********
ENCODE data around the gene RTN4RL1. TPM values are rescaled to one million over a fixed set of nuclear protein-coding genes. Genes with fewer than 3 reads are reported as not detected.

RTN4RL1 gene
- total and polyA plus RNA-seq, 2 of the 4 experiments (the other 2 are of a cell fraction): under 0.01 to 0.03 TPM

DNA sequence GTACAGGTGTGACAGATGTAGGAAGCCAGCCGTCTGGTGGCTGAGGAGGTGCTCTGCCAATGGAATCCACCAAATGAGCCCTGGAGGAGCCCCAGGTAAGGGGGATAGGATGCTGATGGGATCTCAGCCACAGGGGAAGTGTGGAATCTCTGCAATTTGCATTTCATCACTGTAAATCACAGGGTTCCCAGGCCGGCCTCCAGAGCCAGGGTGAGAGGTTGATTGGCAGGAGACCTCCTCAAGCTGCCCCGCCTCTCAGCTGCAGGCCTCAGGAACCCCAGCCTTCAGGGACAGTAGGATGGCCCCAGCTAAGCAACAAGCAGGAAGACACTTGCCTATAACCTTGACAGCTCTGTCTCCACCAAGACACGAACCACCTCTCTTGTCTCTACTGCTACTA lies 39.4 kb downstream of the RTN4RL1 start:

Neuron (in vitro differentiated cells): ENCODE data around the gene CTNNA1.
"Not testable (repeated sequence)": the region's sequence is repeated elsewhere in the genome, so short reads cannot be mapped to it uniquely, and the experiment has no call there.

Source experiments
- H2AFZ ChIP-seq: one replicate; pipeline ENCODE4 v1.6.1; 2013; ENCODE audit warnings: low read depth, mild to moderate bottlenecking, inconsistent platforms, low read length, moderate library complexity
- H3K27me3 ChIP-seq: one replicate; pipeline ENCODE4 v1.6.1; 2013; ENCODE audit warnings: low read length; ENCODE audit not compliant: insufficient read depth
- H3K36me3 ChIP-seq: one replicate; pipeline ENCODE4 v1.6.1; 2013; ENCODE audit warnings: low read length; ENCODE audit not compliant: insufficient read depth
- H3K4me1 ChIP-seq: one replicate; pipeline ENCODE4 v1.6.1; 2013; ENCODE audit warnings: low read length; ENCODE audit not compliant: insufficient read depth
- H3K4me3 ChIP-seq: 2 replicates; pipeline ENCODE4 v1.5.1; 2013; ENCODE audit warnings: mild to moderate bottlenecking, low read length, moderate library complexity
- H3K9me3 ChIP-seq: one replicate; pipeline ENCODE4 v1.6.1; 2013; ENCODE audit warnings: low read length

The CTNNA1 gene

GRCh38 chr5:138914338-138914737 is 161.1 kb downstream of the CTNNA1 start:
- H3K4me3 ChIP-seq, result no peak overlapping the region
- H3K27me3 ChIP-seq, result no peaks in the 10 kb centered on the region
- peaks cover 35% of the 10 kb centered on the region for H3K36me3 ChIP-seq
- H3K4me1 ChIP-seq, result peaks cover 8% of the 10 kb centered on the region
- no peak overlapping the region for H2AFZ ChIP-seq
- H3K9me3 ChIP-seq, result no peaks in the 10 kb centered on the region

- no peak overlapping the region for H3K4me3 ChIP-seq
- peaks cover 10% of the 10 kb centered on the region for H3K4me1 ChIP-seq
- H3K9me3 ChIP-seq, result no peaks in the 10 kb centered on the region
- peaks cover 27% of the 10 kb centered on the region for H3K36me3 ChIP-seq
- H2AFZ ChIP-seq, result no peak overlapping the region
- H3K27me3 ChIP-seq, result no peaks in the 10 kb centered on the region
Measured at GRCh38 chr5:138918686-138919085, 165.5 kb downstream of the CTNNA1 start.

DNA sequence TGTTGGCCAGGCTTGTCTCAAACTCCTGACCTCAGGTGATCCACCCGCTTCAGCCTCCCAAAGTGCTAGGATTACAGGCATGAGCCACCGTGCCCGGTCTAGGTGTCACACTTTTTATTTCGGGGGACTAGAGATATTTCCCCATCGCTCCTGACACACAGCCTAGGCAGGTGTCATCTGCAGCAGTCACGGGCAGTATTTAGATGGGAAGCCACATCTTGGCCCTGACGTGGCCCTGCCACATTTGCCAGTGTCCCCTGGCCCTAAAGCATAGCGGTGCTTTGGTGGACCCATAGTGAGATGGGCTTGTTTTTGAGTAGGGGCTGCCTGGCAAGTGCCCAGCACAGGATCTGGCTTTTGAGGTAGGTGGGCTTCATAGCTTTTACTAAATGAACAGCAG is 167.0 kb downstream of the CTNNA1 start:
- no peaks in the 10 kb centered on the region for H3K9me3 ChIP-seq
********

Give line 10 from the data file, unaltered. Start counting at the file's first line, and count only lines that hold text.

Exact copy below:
- H3K36me3 ChIP-seq: one replicate; pipeline ENCODE4 v1.6.1; 2013; ENCODE audit warnings: low read length; ENCODE audit not compliant: insufficient read depth